• Cause you to chase something that you don’t genuinely want but think you should pursue

I found the show Suits to be glamorous in college, and in retrospect, I think it influenced a few of my collegiate and professional decisions in both positive and negative ways, which I’ll touch upon in this section. I liked the entirety of the show but the object of glamour that influenced me the most was Harvey Specter. I perceived him as being socially skilled, well-dressed, and competent at his craft which were traits I personally wanted while in college. Moreover, I thought the combination of those attributes gave Harvey incredible influence, which was a trait I valued the most. I’d bet that being the eldest of 2 siblings and wanting to guide them positively gave me a heightened awareness and respect for influence.

I’m able to articulate why I found Harvey Specter glamours now, but it wasn’t until I interrogated my admiration years after working professionally for several years that I more clearly understood why. While watching the show in college and months after graduation, I wanted to be like Harvey Specter. This manifested itself in my desire and pursuit of jobs that I thought mirrored Harvey’s professional lifestyle. These pursuits fortunately led to getting jobs in consulting, software engineering, and product management, but I had an undercurrent of stress and anxiety while working in these roles. With reflection, I learned that some of that stress stemmed from chasing fulfillment that was dependent on external circumstances like the type of treatment I received from others, the type of job I had, and the type of outside opinions people had of me. During college and my early professional years, I didn’t have the self-awareness to know that it was the influence I perceived Harvey to have that primarily made him glamorous to me. Had I had that self-awareness I would’ve self-reflected to figure out how I’d personally like to be or acquire influence rather than obtain influence by being another Harvey Specter.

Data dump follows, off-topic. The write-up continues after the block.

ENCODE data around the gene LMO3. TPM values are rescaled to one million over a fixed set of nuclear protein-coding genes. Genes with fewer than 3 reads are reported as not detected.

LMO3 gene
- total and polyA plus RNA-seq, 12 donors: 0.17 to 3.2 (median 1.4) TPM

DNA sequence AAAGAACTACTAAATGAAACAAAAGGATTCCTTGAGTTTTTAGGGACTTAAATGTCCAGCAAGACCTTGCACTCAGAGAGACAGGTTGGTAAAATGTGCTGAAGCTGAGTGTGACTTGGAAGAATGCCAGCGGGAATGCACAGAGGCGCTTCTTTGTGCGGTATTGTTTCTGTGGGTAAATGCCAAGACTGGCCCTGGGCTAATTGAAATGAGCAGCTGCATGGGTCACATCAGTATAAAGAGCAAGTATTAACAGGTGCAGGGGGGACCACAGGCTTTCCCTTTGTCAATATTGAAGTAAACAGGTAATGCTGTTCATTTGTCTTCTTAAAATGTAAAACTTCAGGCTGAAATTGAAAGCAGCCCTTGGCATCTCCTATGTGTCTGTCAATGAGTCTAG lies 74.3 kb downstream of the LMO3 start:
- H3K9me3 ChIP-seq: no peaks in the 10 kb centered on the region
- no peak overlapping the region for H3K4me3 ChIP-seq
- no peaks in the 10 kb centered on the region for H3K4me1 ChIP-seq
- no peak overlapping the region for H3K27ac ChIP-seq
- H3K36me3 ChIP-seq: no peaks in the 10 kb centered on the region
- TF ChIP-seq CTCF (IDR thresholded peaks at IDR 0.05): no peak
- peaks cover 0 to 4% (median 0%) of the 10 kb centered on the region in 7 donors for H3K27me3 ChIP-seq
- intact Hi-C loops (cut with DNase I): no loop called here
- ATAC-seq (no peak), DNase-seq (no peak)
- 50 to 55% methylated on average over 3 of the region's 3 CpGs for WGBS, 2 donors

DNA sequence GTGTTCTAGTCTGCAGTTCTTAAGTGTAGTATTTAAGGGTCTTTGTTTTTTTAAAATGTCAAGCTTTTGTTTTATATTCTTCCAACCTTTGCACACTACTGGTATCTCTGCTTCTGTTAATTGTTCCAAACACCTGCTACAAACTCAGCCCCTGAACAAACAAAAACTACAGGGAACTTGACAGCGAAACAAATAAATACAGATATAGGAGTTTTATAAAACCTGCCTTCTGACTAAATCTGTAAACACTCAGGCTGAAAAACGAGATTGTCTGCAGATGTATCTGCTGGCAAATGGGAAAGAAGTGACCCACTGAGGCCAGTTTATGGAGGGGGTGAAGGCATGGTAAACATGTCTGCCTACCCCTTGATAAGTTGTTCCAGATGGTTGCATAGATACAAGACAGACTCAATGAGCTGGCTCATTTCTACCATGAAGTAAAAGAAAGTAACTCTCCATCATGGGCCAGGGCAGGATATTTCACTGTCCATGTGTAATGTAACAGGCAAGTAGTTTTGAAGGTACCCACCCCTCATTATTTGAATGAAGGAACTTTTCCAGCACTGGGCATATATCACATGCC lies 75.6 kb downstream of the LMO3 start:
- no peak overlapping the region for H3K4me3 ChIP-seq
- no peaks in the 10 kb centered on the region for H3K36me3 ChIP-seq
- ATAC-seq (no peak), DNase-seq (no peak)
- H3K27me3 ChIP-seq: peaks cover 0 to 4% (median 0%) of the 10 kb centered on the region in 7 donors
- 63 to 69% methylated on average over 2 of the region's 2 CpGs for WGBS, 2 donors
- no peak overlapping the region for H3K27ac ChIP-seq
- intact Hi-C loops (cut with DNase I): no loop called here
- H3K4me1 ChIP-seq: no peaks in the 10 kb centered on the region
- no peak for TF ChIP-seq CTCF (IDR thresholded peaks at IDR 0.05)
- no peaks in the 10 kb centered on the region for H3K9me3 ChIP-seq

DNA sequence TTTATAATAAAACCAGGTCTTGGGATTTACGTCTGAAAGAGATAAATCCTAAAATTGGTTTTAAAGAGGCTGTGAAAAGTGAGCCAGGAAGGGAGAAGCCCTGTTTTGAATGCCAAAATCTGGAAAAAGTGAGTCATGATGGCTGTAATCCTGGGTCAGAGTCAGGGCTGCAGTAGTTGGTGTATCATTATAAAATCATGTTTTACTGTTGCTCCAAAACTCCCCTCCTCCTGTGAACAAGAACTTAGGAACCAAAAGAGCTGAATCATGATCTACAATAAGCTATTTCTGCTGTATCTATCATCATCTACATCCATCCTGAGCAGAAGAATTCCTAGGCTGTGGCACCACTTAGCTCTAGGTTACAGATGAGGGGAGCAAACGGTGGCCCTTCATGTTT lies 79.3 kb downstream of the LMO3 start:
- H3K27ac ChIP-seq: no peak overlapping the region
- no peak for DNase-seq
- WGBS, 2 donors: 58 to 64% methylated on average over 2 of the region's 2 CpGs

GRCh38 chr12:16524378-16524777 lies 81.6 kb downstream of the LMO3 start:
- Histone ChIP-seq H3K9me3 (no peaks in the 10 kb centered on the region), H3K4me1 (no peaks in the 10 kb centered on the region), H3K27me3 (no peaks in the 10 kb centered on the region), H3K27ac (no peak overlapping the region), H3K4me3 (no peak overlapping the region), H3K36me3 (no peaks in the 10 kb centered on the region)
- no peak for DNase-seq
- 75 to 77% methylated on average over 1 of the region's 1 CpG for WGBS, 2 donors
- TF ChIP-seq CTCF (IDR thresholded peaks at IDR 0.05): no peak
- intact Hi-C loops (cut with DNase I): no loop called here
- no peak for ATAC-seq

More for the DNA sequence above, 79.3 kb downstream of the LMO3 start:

Using glamour to better understand yourself

I think that understanding what you want is one of life’s greatest and toughest tasks, but discovering and noticing what you find glamorous gives you   clues. This data could lead to more questions and, in some cases, more questions you may not be able to immediately answer, but these questions are often the pathway to more conscious living.

So next time you scroll through your Instagram or see an artifact like a picture or video you adore, I suggest you take a second and ask yourself…”What do I find glamorous in this and why?”

Power of Glamour book:

Why I recommend being wary of glamour

In some contexts like marketing and advertising, glamorous things are not true reflections of reality but are artificial constructions of some sort. Whether it’s models with expertly done makeup, photo-shopped pictures, or manufactured scenes or events, things that are perceived as glamorous may not only be unrealistic images but may be downright unachievable. Someone unaware of those realities and glamour’s influential power can be compelled to advance agendas or pursue things they wouldn’t if they were aware of glamour’s power. Depending on intent, I think glamour can be a manipulation tool.